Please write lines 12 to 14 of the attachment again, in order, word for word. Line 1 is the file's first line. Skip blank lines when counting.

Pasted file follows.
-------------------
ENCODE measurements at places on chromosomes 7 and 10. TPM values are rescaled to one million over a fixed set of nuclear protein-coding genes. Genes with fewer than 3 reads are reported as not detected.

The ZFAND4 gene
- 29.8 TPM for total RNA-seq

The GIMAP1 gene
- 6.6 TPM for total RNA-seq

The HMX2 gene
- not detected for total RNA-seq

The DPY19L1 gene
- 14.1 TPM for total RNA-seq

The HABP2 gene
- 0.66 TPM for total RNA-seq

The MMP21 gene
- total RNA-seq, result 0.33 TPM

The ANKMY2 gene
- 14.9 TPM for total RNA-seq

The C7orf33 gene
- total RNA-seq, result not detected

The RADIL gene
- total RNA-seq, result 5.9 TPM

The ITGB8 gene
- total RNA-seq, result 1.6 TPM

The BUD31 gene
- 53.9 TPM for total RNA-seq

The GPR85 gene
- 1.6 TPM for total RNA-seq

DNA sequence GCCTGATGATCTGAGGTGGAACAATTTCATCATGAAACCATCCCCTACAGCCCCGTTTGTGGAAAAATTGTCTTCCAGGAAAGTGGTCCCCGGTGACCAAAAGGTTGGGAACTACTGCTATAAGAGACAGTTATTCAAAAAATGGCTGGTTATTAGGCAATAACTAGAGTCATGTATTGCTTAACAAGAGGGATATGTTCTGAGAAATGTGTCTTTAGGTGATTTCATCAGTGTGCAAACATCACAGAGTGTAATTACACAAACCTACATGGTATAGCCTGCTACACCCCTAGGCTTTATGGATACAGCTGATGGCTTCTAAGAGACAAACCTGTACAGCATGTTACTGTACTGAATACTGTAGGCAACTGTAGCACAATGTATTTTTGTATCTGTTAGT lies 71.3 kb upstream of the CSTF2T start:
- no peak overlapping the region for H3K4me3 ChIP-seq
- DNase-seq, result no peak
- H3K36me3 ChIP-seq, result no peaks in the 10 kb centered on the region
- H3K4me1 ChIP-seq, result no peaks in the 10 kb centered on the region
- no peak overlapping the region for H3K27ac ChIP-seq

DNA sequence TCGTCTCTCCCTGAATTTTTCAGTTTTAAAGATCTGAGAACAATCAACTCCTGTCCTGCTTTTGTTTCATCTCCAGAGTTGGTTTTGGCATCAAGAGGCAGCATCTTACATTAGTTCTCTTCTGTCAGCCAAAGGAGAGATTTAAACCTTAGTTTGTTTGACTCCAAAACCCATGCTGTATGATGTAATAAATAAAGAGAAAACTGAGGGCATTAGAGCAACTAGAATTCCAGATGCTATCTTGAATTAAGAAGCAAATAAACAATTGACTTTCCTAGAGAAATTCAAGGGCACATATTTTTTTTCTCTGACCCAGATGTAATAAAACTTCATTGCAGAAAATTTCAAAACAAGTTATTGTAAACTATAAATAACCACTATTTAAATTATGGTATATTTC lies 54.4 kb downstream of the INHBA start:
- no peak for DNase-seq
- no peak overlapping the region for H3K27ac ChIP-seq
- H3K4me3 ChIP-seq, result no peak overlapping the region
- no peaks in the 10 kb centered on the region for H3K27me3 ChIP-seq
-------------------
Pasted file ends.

The MMP21 gene
- total RNA-seq, result 0.33 TPM

The ANKMY2 gene